Notably, "the Supreme Court has held that a plaintiff with a claim potentially exceeding $75, 000 ‘may resort to the expedient of suing for less than the jurisdictional amount, and though [the plaintiff] would justly be entitled to more, the defendant cannot remove.'" Mary L. Martin, Ltd. v. State Auto Property and Cas. Ins. Co., RDB-13-01089, 2013 WL 2181206, at * 2 (D. Md. May 17, 2013) (quoting St. Paul Mercury Indem. Co., 303 U.S. at 294). But, in general, "a court determines the existence of diversity jurisdiction ‘at the time the action is filed, 'regardless of later changes in originally crucial facts such as the parties' citizenship or the amount in controversy." Porsche Cars North America, 302 F.3d at 255-56 (quoting Freeport-McMoRan, Inc. v. K N Energy, Inc., 498 U.S. 426, 428 (1991)) (further stating that "it is black-letter law that the conditions that create diversity jurisdiction ... need not survive through the life of the litigation"); see, e.g., Freeport-McMoRan, Inc., 498 U.S. at 428 (stating Supreme Court has "consistently held that if [diversity] jurisdiction exists at the time an action is commenced, such jurisdiction may not be divested by subsequent events").
In their Motion to Remand, plaintiffs argue: "The Plaintiffs' well pled complaint stipulates that they are seeking no greater than $70, 000.00 for all claims, costs, and attorneys [sic] fees claimed in this action." ECF 6 at 2. They point to the Complaint, which states in relevant part, ECF 2 ¶¶ 55, 65 (emphasis added):
Plaintiffs … respectfully request that the Court enter judgment pursuant to the [Maryland Consumer Protection Act] and [Maryland Consumer Debt Collection Practices Act] in their favor of Plaintiff and against [defendant] for actual damages and losses (including economic and non-economic) in a sum of no more than $70, 000 inclusive of all claims, costs, and attorneys [sic] fees asserted herein … .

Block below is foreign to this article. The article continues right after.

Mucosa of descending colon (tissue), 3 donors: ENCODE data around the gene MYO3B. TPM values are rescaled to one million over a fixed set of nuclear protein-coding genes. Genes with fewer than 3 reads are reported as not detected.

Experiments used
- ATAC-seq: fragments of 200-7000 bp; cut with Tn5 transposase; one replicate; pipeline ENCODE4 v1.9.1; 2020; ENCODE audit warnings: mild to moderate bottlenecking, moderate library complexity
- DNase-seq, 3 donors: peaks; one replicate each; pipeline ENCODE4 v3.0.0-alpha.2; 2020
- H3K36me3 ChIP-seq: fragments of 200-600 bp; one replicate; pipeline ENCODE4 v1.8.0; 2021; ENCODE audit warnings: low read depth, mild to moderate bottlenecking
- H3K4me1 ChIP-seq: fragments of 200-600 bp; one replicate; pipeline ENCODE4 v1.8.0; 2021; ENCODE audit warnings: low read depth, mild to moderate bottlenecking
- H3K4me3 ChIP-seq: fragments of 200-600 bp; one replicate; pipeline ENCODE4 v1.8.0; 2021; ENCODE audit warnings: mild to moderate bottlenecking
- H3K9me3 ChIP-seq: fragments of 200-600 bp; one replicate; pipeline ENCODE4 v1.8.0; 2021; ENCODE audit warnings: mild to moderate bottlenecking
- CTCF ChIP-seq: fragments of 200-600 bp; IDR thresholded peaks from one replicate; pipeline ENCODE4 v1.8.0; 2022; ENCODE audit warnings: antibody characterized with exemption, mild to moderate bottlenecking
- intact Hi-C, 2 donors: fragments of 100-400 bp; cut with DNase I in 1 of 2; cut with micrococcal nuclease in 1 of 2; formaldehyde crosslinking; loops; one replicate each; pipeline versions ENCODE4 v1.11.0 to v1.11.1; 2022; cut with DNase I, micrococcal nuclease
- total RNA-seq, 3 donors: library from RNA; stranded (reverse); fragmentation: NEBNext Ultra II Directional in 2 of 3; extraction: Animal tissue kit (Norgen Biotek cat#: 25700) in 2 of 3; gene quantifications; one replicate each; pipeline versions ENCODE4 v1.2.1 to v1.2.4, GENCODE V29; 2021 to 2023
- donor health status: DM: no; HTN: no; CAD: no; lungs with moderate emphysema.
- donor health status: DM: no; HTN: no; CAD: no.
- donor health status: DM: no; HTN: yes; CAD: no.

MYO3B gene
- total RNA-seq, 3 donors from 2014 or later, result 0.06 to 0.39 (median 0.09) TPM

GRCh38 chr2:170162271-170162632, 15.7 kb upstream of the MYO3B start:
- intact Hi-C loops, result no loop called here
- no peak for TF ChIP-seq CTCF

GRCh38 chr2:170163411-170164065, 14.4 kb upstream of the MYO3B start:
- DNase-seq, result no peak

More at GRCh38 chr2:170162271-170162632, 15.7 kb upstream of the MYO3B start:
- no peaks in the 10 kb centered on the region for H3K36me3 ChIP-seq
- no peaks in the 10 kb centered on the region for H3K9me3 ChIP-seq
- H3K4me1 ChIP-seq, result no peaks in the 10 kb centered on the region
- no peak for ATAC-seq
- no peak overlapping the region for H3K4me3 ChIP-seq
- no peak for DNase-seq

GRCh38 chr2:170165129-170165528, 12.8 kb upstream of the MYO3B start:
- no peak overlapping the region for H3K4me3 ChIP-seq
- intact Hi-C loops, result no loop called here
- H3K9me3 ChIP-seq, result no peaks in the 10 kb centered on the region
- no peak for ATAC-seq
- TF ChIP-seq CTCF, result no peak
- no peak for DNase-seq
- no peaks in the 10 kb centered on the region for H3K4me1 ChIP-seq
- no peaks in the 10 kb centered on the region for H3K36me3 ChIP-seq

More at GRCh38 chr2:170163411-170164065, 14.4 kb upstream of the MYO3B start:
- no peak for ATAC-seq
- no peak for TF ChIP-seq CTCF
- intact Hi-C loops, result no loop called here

Plaintiffs … respectfully request that the Court enter judgment pursuant to the [Maryland Mortgage Fraud Protection Act] in their favor of Plaintiff and against [defendant] for actual damages and losses (including economic and non- economic) in a sum of no more than $70, 000 inclusive of all claims, costs, and attorneys [sic] fees asserted herein … .
Plaintiffs also note that Maryland State court rules require any pleading seeking more than $75, 000 in damages to expressly state that the amount in controversy exceeds $75, 000 in the pleading. Maryland Rule 2-305 (2013) states (emphasis added):
A pleading that sets forth a claim for relief, whether an original claim, counterclaim, cross-claim, or third-party claim, shall contain a clear statement of the facts necessary to constitute a cause of action and a demand for judgment for the relief sought. Unless otherwise required by law, (a) a demand for a money judgment that does not exceed $75, 000 shall include the amount of damages sought, and (b) a demand for a money judgment that exceeds $75, 000 shall not specify the amount sought, but shall include a general statement that the amount sought exceeds $75, 000 . Relief in the alternative or of several different types may be demanded.
Thus, the fact that plaintiffs' Complaint does not include "a general statement that the amount sought exceeds $75, 000, " see Md. Rule 2-305, is further evidence that plaintiffs are not seeking an amount in excess of $75, 000.
I am persuaded that this Court lacks jurisdiction under 28 U.S.C. § 1332(a)(1) because, per plaintiffs' Complaint, the amount in controversy does not exceed $75, 000. Therefore, I must remand the case to the Circuit Court for Baltimore City. See 14 U.S.C. § 1447(c) ("If at any time before final judgment it appears ...